|Nasty, Brutish and Short?|
|Written by Sally Fallon Morell|
|Saturday, 01 January 2000 01:21|
In order to believe that our society has "progressed," we must believe first that the lives of our ancestors were indeed nasty, brutish and short. But, as study after study has confirmed, the health of traditional peoples was vastly superior to that of modern industrial man.
Modern technology-father of the combine harvester, the automobile, the flush toilet and the fully electric house-does not bestow his blessings without a price. These twentieth century tools that have conferred freedom of movement and comfort, and freedom from drudgery and dirt, leave dark trailings of pollution, congestion and alienation. This much is apparent. The wise use of technology has exercised the minds of thinkers and writers for a fair number of decades. Less obvious is the connection between modern technology and health. Conventional wisdom asserts that our current health crisis-in which one in three people in the Western world develops cancer and almost half suffer from heart disease-will be solved by more technology, not less, and that disease, like drudgery and dirt, will give way to a combination of innovation and funding.
My colleague, Dr. Tom Cowan, likes to tell the story of a typical patient who comes in for a checkup. "It's just a precaution," says the patient, "I'm actually very healthy." Yes, he had his tonsils removed when he was a youngster; he had his wisdom teeth taken out and his teeth straightened with braces; he has a mouth full of fillings and several root canals; he had a hernia operation a few years ago and his back bothers him sometimes. True, he often feels under stress, even depressed, and wishes he had more energy, but he passes these off as normal conditions, just what one would expect in the course of an average life-span.
A family history reveals a sister who died at the age of 40 from breast cancer and a father who is senile with Alzheimers living in a nursing home. Both his children were born by Cesarean section. They needed extensive (and expensive) orthodontics. His daughter suffers from allergies and his son attends a special school for the hyperactive and learning disabled.
What allows Dr. Cowan's typical patient to claim that he is healthy is, indeed, the same technology that gave us the vacuum cleaner and the computer. Without the modern inventions used to shore up his teeth, safely remove his tonsils, repair his hernia and help his wife give birth, our typical patient would be a toothless, childless cripple-or dead before adulthood. But the technology that allows him to fly to California in five hours and illumine his living room with the flick of a switch was not able to save his sister from cancer nor his father from Alzheimers. The solutions proffered for his depression and fatigue, his daughter's allergies and his son's difficulties in school are palliative at best, and dangerous at worst.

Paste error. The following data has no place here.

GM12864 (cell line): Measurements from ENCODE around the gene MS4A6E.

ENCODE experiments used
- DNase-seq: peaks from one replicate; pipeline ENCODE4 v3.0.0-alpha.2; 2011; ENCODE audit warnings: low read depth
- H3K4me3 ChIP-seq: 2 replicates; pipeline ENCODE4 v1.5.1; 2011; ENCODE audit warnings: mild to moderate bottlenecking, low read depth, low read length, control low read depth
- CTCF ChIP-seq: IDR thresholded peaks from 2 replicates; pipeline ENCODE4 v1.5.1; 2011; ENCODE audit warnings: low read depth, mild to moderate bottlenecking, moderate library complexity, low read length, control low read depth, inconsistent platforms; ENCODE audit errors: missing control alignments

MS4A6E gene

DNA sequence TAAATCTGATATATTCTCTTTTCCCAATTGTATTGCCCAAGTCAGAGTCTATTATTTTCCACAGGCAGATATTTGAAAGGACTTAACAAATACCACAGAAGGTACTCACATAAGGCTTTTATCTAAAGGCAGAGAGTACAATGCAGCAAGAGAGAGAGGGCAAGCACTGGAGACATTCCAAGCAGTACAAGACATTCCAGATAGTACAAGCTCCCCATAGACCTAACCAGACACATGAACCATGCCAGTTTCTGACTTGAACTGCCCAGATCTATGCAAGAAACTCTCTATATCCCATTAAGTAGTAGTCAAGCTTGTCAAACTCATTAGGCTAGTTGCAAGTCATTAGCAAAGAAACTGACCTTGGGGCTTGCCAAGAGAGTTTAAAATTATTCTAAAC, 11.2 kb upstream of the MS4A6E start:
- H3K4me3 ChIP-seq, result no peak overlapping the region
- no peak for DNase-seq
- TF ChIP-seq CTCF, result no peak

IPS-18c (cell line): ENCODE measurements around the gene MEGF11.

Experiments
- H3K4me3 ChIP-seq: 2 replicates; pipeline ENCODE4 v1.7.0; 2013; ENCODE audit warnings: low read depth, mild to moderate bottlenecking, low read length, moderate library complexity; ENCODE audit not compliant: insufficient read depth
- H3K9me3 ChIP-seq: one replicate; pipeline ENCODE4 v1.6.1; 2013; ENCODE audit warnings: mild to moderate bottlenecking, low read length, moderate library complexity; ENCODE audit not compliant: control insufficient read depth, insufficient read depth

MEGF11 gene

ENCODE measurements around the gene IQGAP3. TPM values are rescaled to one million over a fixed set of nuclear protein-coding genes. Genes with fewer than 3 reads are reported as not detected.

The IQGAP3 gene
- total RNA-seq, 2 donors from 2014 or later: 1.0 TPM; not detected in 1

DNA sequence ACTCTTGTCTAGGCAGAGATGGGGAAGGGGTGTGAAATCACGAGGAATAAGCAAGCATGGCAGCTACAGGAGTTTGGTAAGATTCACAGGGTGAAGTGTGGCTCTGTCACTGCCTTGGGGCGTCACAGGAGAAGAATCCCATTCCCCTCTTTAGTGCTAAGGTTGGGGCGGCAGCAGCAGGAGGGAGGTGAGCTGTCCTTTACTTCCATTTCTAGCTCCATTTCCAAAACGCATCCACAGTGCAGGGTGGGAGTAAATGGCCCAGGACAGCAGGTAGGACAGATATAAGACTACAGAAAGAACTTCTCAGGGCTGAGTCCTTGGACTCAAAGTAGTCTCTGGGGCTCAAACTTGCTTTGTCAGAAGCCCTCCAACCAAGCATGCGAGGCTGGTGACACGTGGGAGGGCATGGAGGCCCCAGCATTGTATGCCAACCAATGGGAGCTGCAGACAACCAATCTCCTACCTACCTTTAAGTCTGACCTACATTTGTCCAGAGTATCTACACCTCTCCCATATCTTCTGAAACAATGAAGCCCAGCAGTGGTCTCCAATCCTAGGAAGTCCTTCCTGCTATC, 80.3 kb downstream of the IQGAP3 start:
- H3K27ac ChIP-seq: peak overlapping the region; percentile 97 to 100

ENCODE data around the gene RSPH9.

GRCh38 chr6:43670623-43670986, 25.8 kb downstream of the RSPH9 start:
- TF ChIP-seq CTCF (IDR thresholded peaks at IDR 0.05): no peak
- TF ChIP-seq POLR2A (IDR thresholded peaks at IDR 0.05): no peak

Modern technology allows the appearance of health but not the substance. The age of solutions has a health crisis it cannot solve. Although heart disease and cancer were rare at the turn of the century, today these two diseases strike with increasing frequency, in spite of billions of dollars in research to combat them, and in spite of tremendous advances in diagnostic and surgical techniques. In America, one person in three suffers from allergies, one in ten will have ulcers and one in five is mentally ill. Every year, one quarter of a million infants are born with a birth defect, who then undergo expensive heroic surgery, or are hidden away in institutions. Other degenerative diseases-arthritis, multiple sclerosis, digestive disorders, diabetes, osteoporosis, Alzheimers's, epilepsy and chronic fatigue-afflict a significant majority of our citizens. Learning disabilities such as dyslexia and hyperactivity make life miserable for seven million young people-not to mention their parents.
These diseases were extremely rare only a generation or two ago. Today, chronic illness afflicts nearly half of all Americans and causes three out of four deaths in the United States. Most tragically, these diseases, formerly the purview of the very old, now strike our children and those in the prime of life. We have almost forgotten that our natural state is one of balance, wholeness and vitality.
It seems as if the twentieth century will exit with a crescendo of disease. Things were not so bad back in the 1930's, but the situation was already serious enough to cause one Cleveland, Ohio dentist to be concerned. Dr. Weston Price was reluctant to accept the conditions exhibited by his patients as normal. Rarely did an examination of an adult patient reveal anything but rampant decay, often accompanied by serious problems elsewhere in the body, such as arthritis, osteoporosis, diabetes, intestinal complaints and chronic fatigue. (They called it neurasthenia in Price's day.) But it was the dentition of younger patients that alarmed him most. Price observed that crowded, crooked teeth were becoming more and more common, along with what he called "facial deformities"-overbites, narrowed faces, underdevelopment of the nose, lack of well-defined cheekbones and pinched nostrils. Such children invariably suffered from one or more complaints that sound all too familiar to mothers of the 1990's: frequent infections, allergies, anemia, asthma, poor vision, lack of coordination, fatigue and behavioral problems. Price did not believe that such "physical degeneration" was God's plan for mankind. He was rather inclined to believe that the Creator intended physical perfection for all human beings, and that children should grow up free of ailments.He had heard utopian stories about the good health of primitive cultures and resolved to find out if the "backward" societies that American was intent on evangelizing and colonizing were indeed healthier than his own. For the next ten years, he traveled to various isolated parts of the earth, where the inhabitants had no contact with "civilization," in order to study their health and physical development. His investigations took him to isolated Swiss villages and a windswept island off the coast of Scotland. He studied traditional Eskimos, Indian tribes in Canada and the Florida Everglades, Southsea islanders, Aborigines in Australia, Maoris in New Zealand, Peruvian and Amazonian Indians and tribesmen in Africa.